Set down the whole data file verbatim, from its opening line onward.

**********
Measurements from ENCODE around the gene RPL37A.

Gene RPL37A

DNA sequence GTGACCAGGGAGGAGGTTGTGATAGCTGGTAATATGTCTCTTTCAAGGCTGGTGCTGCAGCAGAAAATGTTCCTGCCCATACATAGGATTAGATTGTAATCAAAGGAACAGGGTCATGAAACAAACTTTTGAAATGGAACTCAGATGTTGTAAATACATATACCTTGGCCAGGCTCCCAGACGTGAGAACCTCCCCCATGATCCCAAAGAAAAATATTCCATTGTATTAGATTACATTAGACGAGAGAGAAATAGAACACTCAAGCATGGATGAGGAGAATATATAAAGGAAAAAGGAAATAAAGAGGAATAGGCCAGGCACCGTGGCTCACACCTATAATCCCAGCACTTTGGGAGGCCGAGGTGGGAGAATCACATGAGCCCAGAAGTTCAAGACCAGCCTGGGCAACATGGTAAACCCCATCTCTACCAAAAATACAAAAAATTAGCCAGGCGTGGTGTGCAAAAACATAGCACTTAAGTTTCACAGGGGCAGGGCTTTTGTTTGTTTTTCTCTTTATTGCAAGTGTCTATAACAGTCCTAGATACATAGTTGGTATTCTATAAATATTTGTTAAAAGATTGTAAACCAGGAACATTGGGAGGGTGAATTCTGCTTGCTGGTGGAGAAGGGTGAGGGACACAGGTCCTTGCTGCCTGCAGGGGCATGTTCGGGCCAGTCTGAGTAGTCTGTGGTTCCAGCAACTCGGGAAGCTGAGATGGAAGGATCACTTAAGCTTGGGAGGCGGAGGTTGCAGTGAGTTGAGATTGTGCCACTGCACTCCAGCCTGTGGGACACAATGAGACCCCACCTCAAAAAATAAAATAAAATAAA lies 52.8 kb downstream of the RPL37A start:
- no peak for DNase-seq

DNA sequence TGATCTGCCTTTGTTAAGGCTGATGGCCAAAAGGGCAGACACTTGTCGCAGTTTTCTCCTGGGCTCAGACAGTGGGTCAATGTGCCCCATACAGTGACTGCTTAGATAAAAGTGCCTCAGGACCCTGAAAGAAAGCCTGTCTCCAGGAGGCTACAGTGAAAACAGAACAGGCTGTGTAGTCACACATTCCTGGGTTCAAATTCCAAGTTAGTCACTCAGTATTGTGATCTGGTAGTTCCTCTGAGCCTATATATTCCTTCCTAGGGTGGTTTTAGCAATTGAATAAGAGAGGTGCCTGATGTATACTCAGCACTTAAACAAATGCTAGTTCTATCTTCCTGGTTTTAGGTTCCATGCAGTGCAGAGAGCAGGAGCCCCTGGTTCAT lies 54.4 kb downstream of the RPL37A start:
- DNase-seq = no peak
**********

Measurements from ENCODE around the gene RPL37A.

Gene RPL37A

DNA sequence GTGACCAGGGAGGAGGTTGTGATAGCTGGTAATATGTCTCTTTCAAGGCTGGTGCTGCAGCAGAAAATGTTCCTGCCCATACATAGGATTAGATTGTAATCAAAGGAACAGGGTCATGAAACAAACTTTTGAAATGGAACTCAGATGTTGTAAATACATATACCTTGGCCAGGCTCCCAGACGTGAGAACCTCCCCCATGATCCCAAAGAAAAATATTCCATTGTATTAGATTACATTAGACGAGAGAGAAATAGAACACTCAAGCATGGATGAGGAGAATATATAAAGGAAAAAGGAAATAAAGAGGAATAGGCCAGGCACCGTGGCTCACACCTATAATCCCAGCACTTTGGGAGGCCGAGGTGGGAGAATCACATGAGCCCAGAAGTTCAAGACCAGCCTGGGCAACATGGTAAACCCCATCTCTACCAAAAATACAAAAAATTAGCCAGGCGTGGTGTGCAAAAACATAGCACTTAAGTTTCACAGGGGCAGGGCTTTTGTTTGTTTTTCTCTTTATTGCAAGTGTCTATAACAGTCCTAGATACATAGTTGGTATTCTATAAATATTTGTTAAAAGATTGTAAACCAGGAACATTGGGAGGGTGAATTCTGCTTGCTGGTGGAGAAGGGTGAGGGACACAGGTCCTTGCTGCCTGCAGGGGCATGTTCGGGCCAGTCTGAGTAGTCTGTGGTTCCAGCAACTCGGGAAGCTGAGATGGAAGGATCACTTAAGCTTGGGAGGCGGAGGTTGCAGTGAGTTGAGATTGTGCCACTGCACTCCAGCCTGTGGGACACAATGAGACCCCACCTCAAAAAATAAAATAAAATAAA lies 52.8 kb downstream of the RPL37A start:
- no peak for DNase-seq

DNA sequence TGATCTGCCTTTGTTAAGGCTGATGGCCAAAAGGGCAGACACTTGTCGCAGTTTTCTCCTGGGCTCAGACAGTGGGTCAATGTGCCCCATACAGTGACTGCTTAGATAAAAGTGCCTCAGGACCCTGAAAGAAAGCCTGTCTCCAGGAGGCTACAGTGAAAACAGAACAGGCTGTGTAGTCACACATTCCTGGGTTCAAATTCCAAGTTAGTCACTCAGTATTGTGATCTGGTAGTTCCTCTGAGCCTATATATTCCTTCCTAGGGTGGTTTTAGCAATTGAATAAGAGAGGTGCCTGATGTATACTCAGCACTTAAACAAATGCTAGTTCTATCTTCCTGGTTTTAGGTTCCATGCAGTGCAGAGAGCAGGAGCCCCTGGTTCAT lies 54.4 kb downstream of the RPL37A start:
- DNase-seq = no peak